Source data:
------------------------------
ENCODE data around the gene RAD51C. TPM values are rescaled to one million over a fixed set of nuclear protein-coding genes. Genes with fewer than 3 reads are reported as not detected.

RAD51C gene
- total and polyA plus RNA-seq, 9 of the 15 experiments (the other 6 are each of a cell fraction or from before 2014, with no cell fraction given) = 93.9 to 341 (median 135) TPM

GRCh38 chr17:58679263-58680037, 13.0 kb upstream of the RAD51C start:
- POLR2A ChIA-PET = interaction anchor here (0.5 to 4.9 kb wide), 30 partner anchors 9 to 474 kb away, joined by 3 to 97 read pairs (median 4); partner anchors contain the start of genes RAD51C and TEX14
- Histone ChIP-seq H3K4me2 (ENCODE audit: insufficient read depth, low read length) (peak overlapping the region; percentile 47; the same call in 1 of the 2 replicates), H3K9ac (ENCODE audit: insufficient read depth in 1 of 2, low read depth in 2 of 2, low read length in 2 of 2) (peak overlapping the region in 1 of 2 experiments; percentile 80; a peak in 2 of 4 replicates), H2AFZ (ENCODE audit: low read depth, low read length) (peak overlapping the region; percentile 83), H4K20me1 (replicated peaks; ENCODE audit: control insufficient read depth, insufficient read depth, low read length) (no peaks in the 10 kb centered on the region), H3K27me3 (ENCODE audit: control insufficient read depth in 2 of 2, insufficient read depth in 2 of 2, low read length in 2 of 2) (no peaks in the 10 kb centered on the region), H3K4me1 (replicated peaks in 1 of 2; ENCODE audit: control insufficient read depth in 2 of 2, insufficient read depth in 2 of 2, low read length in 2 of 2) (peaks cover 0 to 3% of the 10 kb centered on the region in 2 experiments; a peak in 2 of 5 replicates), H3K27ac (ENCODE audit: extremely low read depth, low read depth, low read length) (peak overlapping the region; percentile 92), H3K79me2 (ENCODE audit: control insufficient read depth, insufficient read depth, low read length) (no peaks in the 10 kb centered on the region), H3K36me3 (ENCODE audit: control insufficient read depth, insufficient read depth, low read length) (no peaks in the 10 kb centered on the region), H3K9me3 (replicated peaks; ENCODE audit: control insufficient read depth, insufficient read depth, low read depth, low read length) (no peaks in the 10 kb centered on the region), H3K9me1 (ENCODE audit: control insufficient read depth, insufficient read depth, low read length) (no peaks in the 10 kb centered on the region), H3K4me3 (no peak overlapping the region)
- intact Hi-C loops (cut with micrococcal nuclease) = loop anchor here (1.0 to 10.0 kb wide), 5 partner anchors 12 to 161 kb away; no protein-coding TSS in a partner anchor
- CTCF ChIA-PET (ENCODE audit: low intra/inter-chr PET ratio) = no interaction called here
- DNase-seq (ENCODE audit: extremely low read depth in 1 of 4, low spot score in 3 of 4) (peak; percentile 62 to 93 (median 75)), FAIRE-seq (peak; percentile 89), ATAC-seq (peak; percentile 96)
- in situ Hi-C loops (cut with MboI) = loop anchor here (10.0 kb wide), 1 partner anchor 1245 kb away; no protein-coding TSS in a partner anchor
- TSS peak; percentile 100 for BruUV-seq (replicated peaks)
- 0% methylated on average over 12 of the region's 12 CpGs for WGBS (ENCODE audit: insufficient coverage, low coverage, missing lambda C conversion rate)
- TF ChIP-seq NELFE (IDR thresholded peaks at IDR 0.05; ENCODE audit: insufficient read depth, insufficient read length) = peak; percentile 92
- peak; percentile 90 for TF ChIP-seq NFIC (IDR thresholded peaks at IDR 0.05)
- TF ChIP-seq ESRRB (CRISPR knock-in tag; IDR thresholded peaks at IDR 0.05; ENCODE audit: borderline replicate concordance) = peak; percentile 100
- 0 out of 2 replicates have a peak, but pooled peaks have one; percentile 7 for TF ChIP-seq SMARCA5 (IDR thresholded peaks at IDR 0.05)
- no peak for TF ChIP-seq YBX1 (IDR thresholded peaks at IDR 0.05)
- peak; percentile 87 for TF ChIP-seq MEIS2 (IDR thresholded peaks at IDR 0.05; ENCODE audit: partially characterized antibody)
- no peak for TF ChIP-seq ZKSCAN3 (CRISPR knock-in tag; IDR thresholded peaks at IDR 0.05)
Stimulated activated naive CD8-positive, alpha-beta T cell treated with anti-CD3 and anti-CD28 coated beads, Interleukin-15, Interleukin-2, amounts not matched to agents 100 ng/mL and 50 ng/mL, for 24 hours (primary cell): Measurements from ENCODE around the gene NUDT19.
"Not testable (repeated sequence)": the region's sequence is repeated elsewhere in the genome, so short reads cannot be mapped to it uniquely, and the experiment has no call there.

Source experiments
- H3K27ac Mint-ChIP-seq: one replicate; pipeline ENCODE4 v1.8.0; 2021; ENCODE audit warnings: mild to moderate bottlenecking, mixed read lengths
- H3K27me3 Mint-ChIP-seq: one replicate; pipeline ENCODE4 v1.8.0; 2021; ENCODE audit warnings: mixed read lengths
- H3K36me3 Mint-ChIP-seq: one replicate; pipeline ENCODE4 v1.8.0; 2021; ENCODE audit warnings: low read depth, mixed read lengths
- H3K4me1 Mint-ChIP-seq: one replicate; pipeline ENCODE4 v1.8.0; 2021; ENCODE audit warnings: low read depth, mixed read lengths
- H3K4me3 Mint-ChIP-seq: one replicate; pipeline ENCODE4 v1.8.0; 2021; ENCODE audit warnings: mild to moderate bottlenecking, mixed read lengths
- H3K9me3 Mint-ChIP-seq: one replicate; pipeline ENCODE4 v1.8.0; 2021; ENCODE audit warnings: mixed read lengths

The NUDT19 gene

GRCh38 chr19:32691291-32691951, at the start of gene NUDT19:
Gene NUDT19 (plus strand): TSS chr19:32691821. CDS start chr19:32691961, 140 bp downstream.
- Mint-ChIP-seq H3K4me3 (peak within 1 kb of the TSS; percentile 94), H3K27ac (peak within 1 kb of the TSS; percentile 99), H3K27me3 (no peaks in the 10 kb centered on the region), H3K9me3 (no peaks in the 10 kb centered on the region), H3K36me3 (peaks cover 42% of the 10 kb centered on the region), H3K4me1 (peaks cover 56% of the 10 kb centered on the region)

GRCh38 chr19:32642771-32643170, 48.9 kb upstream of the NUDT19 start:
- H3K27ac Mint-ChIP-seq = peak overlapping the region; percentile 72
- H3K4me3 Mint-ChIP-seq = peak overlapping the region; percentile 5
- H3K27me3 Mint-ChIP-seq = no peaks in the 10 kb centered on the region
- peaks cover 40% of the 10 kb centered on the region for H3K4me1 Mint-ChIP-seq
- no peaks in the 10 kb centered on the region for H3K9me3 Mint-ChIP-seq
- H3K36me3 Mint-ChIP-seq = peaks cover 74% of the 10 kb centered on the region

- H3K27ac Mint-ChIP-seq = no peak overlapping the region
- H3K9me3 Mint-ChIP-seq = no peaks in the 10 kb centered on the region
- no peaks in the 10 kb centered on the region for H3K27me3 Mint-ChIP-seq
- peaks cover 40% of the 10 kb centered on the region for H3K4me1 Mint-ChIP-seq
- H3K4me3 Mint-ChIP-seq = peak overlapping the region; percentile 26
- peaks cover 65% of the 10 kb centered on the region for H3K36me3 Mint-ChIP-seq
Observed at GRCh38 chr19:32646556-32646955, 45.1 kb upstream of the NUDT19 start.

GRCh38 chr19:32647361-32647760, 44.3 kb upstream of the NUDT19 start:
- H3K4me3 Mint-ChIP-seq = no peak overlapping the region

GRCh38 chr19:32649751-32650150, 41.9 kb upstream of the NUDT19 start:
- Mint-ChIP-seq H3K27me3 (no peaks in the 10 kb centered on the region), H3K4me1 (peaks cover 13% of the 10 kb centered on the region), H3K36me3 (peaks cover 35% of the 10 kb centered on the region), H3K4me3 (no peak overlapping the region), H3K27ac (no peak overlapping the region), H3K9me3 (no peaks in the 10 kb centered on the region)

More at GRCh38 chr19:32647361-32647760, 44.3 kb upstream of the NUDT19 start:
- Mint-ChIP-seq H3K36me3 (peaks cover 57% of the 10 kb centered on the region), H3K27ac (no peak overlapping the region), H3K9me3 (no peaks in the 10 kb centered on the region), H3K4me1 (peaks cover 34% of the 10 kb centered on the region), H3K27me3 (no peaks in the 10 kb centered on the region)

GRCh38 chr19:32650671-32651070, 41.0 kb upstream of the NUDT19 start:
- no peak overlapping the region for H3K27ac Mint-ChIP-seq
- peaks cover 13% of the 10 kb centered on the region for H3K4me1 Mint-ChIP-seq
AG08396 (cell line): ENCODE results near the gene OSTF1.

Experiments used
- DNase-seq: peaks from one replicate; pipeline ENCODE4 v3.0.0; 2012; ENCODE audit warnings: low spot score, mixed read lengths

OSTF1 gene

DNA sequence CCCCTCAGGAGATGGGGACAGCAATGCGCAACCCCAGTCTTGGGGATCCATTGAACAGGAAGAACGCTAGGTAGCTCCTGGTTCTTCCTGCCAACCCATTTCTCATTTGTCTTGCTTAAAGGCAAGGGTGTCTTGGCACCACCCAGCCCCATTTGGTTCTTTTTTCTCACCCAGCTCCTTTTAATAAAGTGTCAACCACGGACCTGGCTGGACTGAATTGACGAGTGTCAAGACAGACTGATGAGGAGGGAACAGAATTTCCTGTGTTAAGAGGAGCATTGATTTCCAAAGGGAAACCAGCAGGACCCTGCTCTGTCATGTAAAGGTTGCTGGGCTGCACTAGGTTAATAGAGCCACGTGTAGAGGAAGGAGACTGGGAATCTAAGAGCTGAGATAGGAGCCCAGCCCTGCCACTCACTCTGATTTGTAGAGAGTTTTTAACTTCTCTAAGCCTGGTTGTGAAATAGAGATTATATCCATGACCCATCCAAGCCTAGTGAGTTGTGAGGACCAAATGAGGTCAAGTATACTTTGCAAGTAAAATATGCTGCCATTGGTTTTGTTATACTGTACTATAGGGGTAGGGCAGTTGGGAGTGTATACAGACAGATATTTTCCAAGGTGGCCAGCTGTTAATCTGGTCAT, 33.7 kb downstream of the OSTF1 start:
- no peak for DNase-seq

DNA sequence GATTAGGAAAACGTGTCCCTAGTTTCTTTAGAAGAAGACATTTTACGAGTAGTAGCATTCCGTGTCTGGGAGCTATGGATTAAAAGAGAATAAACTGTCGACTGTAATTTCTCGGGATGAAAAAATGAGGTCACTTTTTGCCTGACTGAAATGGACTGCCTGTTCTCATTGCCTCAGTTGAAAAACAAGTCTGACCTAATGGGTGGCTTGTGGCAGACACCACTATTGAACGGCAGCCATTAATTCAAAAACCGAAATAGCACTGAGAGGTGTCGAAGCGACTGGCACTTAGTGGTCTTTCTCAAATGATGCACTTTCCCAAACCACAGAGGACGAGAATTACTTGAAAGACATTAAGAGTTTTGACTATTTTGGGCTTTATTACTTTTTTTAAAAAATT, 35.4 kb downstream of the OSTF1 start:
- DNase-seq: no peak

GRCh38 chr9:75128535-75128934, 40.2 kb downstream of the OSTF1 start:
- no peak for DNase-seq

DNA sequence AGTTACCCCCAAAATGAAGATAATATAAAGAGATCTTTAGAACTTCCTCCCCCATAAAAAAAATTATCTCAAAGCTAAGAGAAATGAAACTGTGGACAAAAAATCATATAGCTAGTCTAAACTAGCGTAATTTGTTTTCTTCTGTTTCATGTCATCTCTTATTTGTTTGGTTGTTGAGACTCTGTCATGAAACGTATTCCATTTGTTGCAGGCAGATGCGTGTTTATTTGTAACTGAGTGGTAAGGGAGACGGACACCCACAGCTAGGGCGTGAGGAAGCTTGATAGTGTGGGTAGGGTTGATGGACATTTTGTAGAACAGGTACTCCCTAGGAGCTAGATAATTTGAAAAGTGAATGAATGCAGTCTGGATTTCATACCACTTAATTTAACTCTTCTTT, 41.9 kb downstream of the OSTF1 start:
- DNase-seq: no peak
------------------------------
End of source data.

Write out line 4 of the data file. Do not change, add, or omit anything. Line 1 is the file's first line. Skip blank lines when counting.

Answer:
GRCh38 chr17:58679263-58680037, 13.0 kb upstream of the RAD51C start: